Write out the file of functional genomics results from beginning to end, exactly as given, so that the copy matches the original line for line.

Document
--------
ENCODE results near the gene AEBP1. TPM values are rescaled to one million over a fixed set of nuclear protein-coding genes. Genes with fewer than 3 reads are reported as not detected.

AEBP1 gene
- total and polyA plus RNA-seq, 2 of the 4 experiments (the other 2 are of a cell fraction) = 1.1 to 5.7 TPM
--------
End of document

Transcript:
ENCODE results near the gene AEBP1. TPM values are rescaled to one million over a fixed set of nuclear protein-coding genes. Genes with fewer than 3 reads are reported as not detected.

AEBP1 gene
- total and polyA plus RNA-seq, 2 of the 4 experiments (the other 2 are of a cell fraction) = 1.1 to 5.7 TPM